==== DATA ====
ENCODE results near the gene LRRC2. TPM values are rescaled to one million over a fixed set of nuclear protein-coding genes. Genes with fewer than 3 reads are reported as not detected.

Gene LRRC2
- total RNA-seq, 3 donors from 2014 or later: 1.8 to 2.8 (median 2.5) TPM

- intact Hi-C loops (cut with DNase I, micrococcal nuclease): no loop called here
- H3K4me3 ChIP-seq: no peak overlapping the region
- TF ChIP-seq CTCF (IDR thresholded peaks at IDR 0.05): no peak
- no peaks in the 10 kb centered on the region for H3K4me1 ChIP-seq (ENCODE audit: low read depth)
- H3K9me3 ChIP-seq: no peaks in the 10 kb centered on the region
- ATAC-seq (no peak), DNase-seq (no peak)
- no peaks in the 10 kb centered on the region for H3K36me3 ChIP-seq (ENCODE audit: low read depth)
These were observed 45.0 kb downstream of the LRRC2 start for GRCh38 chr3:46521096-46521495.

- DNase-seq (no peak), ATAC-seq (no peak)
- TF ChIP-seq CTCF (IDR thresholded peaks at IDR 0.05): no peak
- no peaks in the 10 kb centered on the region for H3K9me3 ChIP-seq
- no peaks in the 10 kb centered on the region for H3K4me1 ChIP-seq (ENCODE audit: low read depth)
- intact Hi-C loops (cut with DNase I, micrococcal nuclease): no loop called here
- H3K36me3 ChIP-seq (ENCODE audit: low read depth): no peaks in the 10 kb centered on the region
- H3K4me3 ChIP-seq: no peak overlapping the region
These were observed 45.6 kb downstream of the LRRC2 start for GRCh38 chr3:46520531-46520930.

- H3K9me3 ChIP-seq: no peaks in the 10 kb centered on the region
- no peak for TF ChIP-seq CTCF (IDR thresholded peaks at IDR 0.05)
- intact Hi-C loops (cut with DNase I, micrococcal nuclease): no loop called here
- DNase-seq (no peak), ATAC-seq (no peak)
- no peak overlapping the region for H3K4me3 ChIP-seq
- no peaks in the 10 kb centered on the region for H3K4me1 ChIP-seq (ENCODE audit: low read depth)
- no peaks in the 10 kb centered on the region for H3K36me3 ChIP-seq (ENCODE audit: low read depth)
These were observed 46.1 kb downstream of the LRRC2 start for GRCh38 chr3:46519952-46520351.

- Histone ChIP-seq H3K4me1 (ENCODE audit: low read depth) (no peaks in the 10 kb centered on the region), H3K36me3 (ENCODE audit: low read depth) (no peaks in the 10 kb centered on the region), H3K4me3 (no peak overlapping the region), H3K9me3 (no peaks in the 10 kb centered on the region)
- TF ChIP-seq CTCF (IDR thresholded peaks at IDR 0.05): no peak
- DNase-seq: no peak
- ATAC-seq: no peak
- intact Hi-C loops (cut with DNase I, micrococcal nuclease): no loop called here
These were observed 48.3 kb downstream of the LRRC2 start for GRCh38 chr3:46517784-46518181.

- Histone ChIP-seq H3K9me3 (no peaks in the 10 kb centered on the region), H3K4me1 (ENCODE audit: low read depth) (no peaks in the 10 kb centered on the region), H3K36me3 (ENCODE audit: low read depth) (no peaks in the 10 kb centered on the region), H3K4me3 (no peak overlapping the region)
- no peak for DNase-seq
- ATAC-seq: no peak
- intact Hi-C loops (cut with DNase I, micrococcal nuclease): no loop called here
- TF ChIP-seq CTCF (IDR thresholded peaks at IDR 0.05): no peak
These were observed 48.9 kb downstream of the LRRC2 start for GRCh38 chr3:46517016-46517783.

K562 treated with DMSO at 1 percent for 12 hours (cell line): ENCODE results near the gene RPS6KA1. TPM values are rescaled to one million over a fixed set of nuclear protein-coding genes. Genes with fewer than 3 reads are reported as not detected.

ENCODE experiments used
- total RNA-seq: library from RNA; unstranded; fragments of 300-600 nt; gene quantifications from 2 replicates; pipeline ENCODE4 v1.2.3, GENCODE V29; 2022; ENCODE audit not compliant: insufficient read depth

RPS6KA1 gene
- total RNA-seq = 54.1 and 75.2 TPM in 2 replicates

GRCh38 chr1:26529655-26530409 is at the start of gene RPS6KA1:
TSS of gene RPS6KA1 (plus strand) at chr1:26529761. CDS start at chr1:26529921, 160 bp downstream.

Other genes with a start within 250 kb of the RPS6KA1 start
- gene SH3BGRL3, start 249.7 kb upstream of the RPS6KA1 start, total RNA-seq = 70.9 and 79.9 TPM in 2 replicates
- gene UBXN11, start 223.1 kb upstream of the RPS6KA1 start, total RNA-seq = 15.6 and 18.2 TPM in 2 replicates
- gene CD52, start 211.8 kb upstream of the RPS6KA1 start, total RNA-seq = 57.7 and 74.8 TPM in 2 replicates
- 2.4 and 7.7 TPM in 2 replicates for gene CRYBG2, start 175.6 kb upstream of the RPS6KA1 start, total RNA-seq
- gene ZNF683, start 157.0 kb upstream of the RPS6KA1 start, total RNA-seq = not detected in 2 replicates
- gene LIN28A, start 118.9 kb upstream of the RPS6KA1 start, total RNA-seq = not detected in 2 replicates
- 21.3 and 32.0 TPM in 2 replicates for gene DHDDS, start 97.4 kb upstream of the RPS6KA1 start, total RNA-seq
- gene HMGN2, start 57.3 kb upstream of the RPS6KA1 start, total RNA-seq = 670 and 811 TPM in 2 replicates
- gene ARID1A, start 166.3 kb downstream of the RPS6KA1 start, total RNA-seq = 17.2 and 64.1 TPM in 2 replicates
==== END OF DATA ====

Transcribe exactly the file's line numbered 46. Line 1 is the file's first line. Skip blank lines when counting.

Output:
TSS of gene RPS6KA1 (plus strand) at chr1:26529761. CDS start at chr1:26529921, 160 bp downstream.